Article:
BATTLE CREEK — What is defined as a “kill” in volleyball would classify chess in the violent sport category: “An attack by a player that is not returnable by the receiving player on the opposing team and leads directly to a point or loss of rally.”
When 6-foot-2 Jessica Mruzik winds up for a kill — and she’s had more than 500 this season and triple that for her prep career — that definition doesn’t cut it.
It should say something like “… and leaves a scar on the receiving player or a burn mark scorched on the playing surface or maybe evacuate the first two rows of spectators.”
This writer has seen one of Mruzik's kills knock the receiving player off her feet.
Last Saturday, at the MHSAA Division 1 state volleyball finals in Kellogg Arena, Mruzik delivered a kill that was heard around the Michigan high school sports world. It wasn’t the bazooka type either. More like a bloop that perfectly fit the definition of being non-returnable and leading directly to a point.
When it hit the floor, it made a “thud” sound.
There was just a second of silence until realization set in about the significance of the most important and most memorable kill Jessica had ever delivered. A celebration erupted. Fans were delirious. Mercy players flopped on the floor.
Why, even coach Loretta Vogel piled on.
The Mercy Marlins were Michigan’s high school Division 1 state volleyball champions. At last!
“That’s how you want to end your high school career,” said Mruzik, the 2019 Miss Volleyball, “with a state championship.” For her personally, this is the cherry on her victory cake along with national and world championships.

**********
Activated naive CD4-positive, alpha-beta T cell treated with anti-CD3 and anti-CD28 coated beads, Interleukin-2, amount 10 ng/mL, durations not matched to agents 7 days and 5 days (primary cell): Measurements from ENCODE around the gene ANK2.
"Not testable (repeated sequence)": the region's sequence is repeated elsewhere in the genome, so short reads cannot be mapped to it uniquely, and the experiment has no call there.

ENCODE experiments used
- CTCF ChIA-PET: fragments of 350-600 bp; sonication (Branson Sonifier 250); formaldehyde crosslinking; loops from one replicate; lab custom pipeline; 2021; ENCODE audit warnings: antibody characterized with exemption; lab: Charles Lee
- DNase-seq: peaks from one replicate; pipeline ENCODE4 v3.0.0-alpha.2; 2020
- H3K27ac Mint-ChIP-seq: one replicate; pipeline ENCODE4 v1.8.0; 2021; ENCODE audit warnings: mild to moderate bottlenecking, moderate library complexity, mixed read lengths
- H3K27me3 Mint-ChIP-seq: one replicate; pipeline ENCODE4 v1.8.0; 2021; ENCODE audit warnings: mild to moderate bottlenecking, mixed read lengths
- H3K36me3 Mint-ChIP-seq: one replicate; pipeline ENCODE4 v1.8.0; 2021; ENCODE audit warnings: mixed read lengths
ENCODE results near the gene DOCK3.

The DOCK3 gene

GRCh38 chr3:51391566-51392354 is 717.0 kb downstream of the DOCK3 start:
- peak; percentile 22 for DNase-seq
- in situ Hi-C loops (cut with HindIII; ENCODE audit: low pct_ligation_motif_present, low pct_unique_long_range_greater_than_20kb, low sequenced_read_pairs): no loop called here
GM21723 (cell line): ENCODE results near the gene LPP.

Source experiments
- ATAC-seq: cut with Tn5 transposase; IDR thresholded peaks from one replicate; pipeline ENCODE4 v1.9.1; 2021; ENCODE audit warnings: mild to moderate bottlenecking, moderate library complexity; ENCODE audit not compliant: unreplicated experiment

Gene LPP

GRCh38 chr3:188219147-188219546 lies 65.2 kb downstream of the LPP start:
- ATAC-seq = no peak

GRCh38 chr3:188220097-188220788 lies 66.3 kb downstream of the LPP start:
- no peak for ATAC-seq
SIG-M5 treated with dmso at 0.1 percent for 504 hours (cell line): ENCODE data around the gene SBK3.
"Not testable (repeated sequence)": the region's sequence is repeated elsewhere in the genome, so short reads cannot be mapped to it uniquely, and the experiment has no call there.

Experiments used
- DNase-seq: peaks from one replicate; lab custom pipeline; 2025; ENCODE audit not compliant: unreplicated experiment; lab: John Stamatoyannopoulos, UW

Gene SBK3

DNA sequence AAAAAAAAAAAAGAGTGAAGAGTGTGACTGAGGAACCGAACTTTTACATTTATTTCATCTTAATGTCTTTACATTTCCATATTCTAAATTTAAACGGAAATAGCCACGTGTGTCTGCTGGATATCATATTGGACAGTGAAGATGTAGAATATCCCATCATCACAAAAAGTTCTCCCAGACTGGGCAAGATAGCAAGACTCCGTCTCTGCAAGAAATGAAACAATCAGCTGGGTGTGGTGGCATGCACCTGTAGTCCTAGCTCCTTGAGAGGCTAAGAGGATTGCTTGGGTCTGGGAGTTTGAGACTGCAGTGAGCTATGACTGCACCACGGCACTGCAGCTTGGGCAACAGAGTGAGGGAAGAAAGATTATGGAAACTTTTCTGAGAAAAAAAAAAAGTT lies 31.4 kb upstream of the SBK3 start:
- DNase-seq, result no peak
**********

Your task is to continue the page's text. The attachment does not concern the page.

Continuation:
The final was all that a fight for supremacy should be: a match between the two best teams — the No. 1 Marlins (58-1) against No. 2 Lowell (55-4).
Mercy methodically took the first two sets, 25-21 and 25-12.
The Red Hawks, displaying firepower of their own, led the third set most of the way, winning three of the last four points to win 25-23 and stay alive.
The lead in the fourth set changed hands several times with the Marlins seeking to close the deal and Lowell wanting to force a fifth and deciding set. The score was tied at 21, 22 and 23.
Lowell knotted it again at 24-24 when Mruzik’s shot was blocked.
“I knew as soon as I got blocked I thought, ‘Man, I probably shouldn’t have done that,’” Mruzik related to media. “I knew what I was going to do right after that. I knew that I made a mistake there, and I just wanted to win that point and win it for my team.”
Win it, she did. Her trademark kill put Mercy back on top 25-24 setting the stage for a dramatic championship match point — a delicately-placed ball over the Lowell defender’s head for a 26-24 victory.
At the post-match press conference, Vogel, in her 11th year at Mercy, brought along the entire team.
“They’re a very close-knit group, and I respected that,” she explained. “They’re together every day, and they’re very close. In the end, they like each other, also.”
Mruzik had 34 kills and 15 digs. Junior Ellen Tisko had 14 timely kills. Sophomore libera Amina Robinson had 22 digs, and junior Madi Malecki 15.
Senior Julia Bishop (committed to Michigan State) had 54 assists.
Mruzik will graduate from Mercy in December, and in January enroll at Michigan to begin a new volleyball chapter.